Based on scientific data established in Greenland by two botanists 20 and 90 years ago, a Swiss research team followed the same routes to assess changes in flora and the impact of global warming.
On July 25, two scientists from the Institute for Snow and Avalanche Research (SLF) in Switzerland and a master student from the University of Basel had set off on an expedition to a remote corner in northeastern Greenland. The project goal sounds like that of any modern expedition: to identify local plant populations, analyse their evolution over recent decades and measure the impact of climate change on flora. But the idea behind it is anything but new. The team followed the traces of two previous expeditions, led in the same places and on the same paths: “We are doing historical botany here, being on the tracks of a Danish botanists who was in that area in 1931/32 and 34. A Swiss botanist repeated the same plant survey 70 years later, from sea level to circa 1,300 metres.”, explains Christian Rixen, senior scientist at the SLF after his return from field work.
The idea of recreating the expedition for the third time came about after a meeting between Rixen and a Swiss botanist: “I had met Fritz Hans Schwarzenbach some 12 years ago and he told me about his work.” Used to conducting repeated surveys of mountain peaks and flora by taking up the work of botanists, some of which dated back to 1835, the scientist was contacted by Schwarzenbach: ” Since he had this historical data from Greenland, he wondered if it might revive a collaboration between Switzerland, Denmark and Greenland.”
Schwarzenbach, who passed away in 2018, had always highlighted the historic collaboration between Switzerland and Greenland. Lauge Koch, a famous geologist, for example, always included Swiss scientists on his many expeditions to the island. In 1995, Schwarzenbach even organised a reunion for the Swiss members of these expeditions. “In a way, we are not only following our biological work but also following in the historical footsteps of these pioneers“, says Mr. Rixen.
Supported by the European INTERACT program, the team of scientists prepared their expedition by carefully organizing the historical data of their predecessors: “From sea level to mountain top, we have information on where each species grows for every hundred-meter zone. And there are around 130 different species altogether. It was clear that we had to do the same thing, i.e. first climb to the highest altitude, then descend again while recording each new species that moved to a higher altitude.”
In addition to the equipment intended to ensure their survival, the team used maps downloaded on their phones, thus making it possible to precisely follow the previous scientists’ route. Solar panels to provide the necessary electricity and batteries completed the equipment, in addition to satellite telephones for emergencies and to ensure communication with the nearby Zackenberg scientific station: “I would really like to thank INTERACT and the Zackenberg station for making this project possible. “, states Christian Rixen whose team could rely on the logistical support from the station.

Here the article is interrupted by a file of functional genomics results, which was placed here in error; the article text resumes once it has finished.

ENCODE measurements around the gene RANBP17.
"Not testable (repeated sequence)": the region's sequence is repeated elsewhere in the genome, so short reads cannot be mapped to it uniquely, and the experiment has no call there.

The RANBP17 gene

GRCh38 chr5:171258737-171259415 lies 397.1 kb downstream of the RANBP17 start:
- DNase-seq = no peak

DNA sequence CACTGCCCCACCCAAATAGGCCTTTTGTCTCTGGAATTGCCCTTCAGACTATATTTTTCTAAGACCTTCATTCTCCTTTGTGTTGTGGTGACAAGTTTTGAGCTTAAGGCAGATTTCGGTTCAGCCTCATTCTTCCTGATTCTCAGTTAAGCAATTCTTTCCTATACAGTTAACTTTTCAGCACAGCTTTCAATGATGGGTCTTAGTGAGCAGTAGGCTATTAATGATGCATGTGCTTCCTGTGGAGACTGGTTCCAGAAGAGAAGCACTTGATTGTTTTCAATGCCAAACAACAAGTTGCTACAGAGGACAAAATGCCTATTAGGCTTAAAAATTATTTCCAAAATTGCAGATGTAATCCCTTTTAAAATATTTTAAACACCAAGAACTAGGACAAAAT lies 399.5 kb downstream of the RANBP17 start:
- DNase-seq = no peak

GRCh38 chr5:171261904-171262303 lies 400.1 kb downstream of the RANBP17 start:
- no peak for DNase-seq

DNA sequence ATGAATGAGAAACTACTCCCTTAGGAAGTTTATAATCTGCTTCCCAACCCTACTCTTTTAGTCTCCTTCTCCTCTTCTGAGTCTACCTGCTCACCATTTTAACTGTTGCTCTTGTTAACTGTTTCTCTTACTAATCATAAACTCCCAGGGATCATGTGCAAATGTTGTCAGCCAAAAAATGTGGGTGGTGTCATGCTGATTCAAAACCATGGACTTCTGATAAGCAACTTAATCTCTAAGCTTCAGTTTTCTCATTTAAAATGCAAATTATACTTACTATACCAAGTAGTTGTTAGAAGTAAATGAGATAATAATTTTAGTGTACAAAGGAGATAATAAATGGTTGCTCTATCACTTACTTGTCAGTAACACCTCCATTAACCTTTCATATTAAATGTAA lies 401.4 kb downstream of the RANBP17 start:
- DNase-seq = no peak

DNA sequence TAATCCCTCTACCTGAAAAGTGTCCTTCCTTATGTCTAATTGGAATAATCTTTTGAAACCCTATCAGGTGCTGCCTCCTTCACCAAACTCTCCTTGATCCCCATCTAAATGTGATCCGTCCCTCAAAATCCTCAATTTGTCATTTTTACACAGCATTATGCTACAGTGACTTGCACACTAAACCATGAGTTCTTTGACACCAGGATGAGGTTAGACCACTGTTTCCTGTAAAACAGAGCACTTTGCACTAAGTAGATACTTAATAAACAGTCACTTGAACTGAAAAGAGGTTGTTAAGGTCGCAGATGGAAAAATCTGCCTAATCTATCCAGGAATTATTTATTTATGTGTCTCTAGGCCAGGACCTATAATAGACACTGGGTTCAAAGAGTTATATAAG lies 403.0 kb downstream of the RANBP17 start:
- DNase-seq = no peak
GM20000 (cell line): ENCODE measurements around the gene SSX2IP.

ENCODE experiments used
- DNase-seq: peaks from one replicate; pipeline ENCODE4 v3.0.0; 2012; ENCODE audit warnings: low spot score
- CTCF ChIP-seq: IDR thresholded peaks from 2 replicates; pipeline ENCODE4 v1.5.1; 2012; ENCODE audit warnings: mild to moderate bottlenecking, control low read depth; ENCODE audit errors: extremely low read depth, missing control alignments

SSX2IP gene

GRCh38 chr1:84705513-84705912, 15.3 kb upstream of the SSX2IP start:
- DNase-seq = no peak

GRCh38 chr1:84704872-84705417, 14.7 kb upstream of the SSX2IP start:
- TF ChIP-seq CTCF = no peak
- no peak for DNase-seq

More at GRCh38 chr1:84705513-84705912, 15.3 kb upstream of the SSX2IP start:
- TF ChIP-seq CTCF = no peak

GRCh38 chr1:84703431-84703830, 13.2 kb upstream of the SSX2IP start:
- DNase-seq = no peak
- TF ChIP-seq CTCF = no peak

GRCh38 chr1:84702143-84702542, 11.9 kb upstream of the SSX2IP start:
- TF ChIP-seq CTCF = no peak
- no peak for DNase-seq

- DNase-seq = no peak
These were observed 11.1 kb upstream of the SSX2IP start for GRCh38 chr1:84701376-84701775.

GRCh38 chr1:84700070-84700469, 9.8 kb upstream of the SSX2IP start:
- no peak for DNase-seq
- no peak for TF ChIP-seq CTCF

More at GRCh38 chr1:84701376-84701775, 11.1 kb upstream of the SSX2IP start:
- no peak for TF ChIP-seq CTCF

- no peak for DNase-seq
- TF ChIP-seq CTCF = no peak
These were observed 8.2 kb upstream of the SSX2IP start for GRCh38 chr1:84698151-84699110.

Rise to adapt
Studies carried out in 2001 had already revealed an upward shift in many species as a result of climate change. Rixen expects to observe the same phenomenon in his results: “I think it would be in line with what Schwarzenbach had observed. It’s not very surprising, but it’s very interesting. It seems that many species can now be found at higher altitudes. According to Gelting’s 1930 surveys, only eight species had been found at 1,225 meters and above. In 2001, Schwarzenbach discovered 28 species between 1,225 and 1,320 meters.”
While it will still take some time for scientists to analyse their results, they already expect to find and confirm the observed trend: On average, Clavering Island species have moved 38 metres higher in 70 years. This represents an increase of about five to six metres per decade. However, this is less than other floral species closer to our latitudes as studies have established an increase of 28 metres per decade for certain alpine mountain species. While the magnitude is different, the pattern is the same: moving higher up to survive.
Also, not all plants adapt in the same way and some may well disappear. However, Rixen and his team are cautious: “There are a few species that we didn’t find but I wouldn’t say that they have disappeared. We are talking about a quite large territory and if a plant is not in the same place, it is quite possible that we simply have not seen it.” Conversely, the team found a new species, a butter cup (Ranunculus auricomus), which none of the previous researchers had observed. This pretty yellow flower therefore could be a new arrival in the region or has previously been overlooked.
Despite the difficulties of conducting such research in remote areas of the Arctic, studying plants offers a valuable indicator of climate change. Indeed, when researchers can draw on the work of the past, the benefits are obvious: “Historical research of this kind is an incredibly valuable resource for understanding the changes taking place on our planet and in nature,” points out Rixen. “If you go back to the same place, you can see very clearly which plants have disappeared and in which proportion. It all depends, of course, on the quality of the historical records, and I think we’ve found a very good historical source here.”
Mirjana Binggeli, PolarJournal